A celebration of an exploding new entertainment form, these awards give a sense of what's on offer for ears of all kinds.
Image: The team behind SBS podcast Eyes on Gilead, which won the 2019 Australian Podcast Award for 'Best Fan Cast'. L-R: Producer Dan Barrett, hosts Fiona Williams, Sana Qadar, & Natalie Hambly, and audio producer Jeremy Wilmot. Source: SBS.
Most of the country was preoccupied by a contest of another kind on Saturday night when the third annual celebration of Australian podcasting took place in Sydney's Seymour Centre. Indeed, Leigh Sales and Annabel Crabb, the hosts of one of the night's big winners, Chat 10 Looks 3, could not attend as they were otherwise engaged doing live election coverage. Their chatty, intelligent female-centric show won in two categories: Literature, Arts & Music; and TV, Film & Pop Culture. Their thanks for the awards was sent in by pre-recorded video.
Other big winners on the night included Wrong Skin, a true crime podcast from The Age, about the 1994 disappearance and death of two Indigenous young adults in the Kimberley. Wrong Skin won the award for Investigative Journalism and True Crime, as well as the Podcast of the Year award.
Tony Martin's Sizzletown won both the Comedy award and the Yamaha Prize for Outstanding Podcast Production, and Martin himself was one of the big stars attending on the night.
Politics was never too far away though. On a world scale, Russia, If You're Listening, a podcast about Trump and the Mueller investigation, picked up the award for Political, Social & Cultural Affairs; and Eyes On Gilead: A Handmaid's Tale Podcast won Best Fancast for its recap show celebrating the second season of the scarily prescient TV series based on Margaret Attwood's dystopic novel. The Handmaid's Tale is without a doubt SBS's number one rating drama, and the podcast has been similarly popular, regularly landing in iTunes Top Tens.
Fiona Williams, one of the hosts of Eyes on Gilead, and also Managing Editor of SBS Movies, told Screenhub she was rapt with the award, and also a little surprised. 'The pressure is definitely on for the next season,' she says, which starts on SBS next month.
Eyes on Gilead was born when Williams and fellow SBS writer Dan Barrett talked about some of the broadcaster's other fan-based podcasts Batmanland and The Good Fight. 'One of the things we do in my team is to try to engage audiences and deepen their relationship with the content. The Handmaid's Tale is a show that just leaves you with so many questions and emotions at the end of each episode, and it has an eerie way of echoing what's going on in the world today. The podcast was a way of allowing a debrief, and of extending and broadening the relationship with the audience.'
Williams was surprised to be nominated in the newly created 'fancast' category, as her show had originally been entered into the 'TV, Film & Pop Culture' category. 'I guess it's because we go deep on a single piece of content,' she says. 'Our category mates were all obsessing about a particular thing like we were, whereas the TV, Movies and Pop Culture category are all more broad and covering more disparate things every week. That's how I rationalise it!'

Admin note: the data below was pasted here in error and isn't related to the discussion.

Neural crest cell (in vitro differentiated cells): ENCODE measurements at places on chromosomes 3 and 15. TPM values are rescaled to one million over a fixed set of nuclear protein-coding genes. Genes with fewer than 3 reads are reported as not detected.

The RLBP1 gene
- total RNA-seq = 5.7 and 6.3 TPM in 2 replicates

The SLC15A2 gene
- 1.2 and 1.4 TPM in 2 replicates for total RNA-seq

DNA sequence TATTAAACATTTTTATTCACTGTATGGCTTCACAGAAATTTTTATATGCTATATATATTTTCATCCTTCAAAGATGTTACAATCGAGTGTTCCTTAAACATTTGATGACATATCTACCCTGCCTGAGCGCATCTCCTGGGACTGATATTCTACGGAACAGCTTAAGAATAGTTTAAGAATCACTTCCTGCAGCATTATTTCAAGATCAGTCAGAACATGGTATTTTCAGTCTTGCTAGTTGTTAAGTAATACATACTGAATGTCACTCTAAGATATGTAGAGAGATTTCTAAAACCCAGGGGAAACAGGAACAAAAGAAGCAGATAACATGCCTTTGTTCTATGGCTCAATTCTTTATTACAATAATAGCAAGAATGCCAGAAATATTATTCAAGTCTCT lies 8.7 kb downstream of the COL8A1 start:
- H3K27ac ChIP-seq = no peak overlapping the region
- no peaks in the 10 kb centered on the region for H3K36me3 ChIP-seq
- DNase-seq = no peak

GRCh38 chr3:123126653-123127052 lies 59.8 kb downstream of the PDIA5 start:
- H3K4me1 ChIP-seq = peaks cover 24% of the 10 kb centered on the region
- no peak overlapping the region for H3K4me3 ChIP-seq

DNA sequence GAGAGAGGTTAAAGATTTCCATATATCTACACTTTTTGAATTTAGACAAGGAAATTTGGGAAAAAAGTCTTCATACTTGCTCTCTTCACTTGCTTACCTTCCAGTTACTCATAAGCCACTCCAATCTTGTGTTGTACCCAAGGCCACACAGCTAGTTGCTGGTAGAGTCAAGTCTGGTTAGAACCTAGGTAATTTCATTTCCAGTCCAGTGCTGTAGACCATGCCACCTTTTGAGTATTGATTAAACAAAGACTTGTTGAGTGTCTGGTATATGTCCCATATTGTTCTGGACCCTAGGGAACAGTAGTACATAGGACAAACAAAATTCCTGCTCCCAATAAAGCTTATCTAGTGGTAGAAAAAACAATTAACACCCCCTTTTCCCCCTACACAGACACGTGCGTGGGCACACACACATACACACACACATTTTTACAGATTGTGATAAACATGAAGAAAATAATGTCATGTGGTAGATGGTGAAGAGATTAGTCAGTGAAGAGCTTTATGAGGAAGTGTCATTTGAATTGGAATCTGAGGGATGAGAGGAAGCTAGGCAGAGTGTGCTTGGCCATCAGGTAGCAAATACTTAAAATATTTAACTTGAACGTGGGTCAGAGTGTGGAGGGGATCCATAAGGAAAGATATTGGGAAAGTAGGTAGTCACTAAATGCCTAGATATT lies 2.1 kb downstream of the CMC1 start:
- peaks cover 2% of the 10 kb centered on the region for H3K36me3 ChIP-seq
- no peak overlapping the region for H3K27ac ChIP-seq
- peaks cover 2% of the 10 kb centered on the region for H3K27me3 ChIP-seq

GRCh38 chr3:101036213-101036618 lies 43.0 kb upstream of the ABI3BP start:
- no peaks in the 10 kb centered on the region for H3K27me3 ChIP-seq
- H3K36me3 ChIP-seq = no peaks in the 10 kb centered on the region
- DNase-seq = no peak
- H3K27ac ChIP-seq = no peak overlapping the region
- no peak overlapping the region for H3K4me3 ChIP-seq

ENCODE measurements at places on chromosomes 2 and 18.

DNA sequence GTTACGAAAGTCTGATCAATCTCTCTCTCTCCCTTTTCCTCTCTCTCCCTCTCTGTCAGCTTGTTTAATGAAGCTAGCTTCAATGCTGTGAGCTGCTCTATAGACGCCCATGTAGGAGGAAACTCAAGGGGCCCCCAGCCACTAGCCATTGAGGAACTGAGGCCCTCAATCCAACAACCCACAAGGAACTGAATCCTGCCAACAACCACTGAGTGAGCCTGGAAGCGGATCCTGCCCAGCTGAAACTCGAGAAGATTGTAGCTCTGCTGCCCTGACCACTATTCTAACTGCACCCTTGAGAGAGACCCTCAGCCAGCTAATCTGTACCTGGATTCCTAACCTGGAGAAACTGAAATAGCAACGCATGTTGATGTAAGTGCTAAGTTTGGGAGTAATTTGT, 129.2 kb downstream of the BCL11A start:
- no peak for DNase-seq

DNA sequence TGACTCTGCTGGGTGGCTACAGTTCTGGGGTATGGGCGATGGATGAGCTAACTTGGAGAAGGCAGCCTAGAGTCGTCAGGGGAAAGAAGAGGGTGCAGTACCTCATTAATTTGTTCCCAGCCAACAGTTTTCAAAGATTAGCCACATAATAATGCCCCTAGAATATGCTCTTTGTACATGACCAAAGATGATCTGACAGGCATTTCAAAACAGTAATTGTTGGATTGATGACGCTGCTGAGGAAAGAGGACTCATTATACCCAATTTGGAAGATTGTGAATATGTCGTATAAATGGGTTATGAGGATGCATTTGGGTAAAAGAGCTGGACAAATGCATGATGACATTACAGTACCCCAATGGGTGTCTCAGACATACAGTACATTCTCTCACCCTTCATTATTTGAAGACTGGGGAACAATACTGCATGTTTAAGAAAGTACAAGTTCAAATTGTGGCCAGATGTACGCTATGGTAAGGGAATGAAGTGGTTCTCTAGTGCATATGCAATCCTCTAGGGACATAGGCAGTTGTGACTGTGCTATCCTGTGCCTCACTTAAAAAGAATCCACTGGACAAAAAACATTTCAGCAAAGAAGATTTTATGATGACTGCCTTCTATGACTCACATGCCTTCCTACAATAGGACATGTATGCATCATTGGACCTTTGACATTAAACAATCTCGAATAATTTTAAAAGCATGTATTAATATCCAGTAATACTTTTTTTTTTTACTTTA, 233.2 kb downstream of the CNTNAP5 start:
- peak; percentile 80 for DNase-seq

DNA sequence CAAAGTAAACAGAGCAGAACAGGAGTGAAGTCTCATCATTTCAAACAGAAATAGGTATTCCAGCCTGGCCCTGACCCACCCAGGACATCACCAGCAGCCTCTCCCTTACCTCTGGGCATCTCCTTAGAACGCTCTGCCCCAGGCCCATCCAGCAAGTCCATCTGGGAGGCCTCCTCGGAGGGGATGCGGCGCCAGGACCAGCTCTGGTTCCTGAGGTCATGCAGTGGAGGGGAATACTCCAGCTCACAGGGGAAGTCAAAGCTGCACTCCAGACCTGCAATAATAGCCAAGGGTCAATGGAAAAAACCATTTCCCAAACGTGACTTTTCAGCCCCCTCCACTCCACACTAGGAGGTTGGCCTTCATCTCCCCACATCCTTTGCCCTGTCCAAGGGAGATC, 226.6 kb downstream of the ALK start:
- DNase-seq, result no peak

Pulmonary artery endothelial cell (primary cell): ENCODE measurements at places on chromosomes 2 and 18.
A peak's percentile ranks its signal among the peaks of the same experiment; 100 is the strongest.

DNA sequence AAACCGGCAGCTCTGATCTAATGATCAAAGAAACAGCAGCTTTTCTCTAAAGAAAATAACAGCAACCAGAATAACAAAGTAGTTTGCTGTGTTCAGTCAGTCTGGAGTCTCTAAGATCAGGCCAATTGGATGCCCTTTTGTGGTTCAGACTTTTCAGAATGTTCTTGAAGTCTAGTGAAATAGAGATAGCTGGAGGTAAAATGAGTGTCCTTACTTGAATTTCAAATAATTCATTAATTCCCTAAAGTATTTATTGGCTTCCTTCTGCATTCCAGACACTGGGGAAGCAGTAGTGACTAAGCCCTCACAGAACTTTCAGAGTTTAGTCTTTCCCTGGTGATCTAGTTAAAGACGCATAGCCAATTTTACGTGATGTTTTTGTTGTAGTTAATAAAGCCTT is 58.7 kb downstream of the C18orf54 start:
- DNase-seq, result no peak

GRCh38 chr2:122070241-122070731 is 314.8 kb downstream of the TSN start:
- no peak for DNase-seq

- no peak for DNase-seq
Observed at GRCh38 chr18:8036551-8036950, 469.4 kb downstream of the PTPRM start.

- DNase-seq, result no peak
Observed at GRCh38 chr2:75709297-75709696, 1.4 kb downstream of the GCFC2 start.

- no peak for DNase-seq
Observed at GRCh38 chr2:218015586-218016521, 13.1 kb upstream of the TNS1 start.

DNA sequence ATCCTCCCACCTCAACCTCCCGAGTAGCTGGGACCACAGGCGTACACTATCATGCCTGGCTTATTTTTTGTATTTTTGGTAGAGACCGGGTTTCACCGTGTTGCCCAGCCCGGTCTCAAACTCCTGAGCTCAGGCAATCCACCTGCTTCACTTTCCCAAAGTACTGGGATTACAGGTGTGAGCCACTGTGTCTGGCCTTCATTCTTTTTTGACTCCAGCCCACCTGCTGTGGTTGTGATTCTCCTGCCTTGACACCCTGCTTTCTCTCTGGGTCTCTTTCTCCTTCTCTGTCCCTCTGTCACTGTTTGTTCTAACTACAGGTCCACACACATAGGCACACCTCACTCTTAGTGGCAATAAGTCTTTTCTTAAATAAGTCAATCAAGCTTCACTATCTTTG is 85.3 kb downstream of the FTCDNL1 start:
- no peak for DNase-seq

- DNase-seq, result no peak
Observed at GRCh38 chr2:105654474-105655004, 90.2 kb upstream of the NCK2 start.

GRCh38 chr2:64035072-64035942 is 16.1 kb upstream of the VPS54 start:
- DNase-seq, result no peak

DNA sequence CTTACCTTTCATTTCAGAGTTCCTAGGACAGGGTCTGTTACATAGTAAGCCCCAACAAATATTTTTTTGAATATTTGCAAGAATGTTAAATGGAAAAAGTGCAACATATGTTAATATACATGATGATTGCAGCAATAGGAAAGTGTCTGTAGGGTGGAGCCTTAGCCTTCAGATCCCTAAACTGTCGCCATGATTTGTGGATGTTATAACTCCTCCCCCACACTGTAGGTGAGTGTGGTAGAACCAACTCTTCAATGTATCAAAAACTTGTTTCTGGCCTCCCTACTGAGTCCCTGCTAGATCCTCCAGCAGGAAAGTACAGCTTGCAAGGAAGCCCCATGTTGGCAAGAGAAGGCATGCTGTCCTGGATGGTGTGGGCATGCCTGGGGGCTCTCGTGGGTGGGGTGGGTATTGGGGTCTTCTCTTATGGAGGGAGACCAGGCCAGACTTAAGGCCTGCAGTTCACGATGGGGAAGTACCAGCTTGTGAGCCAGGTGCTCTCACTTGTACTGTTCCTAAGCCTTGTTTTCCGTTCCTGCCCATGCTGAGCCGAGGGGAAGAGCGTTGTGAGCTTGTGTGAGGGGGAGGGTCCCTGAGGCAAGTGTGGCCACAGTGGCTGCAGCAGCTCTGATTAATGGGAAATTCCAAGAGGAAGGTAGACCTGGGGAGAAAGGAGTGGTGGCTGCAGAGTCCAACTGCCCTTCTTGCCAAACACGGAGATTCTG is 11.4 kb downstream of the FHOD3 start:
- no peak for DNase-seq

In case you're wondering, the other nominees for Best Fancast were Neighbuzz: The Neighbours Recap Podcast, Club Soderbergh, Brink of Reality, But I don't Wanna be a Secondary Character! - A Seinfeld Podcast, and One Heat Minute. We will not use the word 'rabid' to describe these fans, though it does seem that podcasting is the perfect medium for compulsive and obsessive deep divers.
Entries for the awards are self-nominated, though all but two of the 22 winners are determined by judges, who are selected by an advisory panel. This is composed of Radio National's Claudia Taranto, Sharon Taylor of Omny Studio, and Helen Wolfenden, lecturer in radio at Macquarie University. The remaining two awards were popular categories voted for by the public, and a little bit of cheating surrounded that this year, with organisers having to modify the process.
The Australian Podcast Awards were created by Dave Gertler, a Sydney-based independent podcaster and social media worker who, according to the website, 'realised the industry was beginning to mature, and would benefit from the establishment of a healthy awards ceremony.' The first awards were held in 2016 (then known as the Cast Away Awards), and the next year in Melbourne. This year there were more entrants (more than 300), bigger sponsors and more prizes ($10,000 worth).
Whether you agree on the worthiness of the winners or not, as a complete list they're a good survey of the diversity on offer in this new entertainment form that has its roots in radio, and its home on our phone screens.
ENTIRE LIST OF 2019 AUSTRALIAN PODCASTING AWARDS WINNERS:
For more information on The Australian Podcast Awards website.
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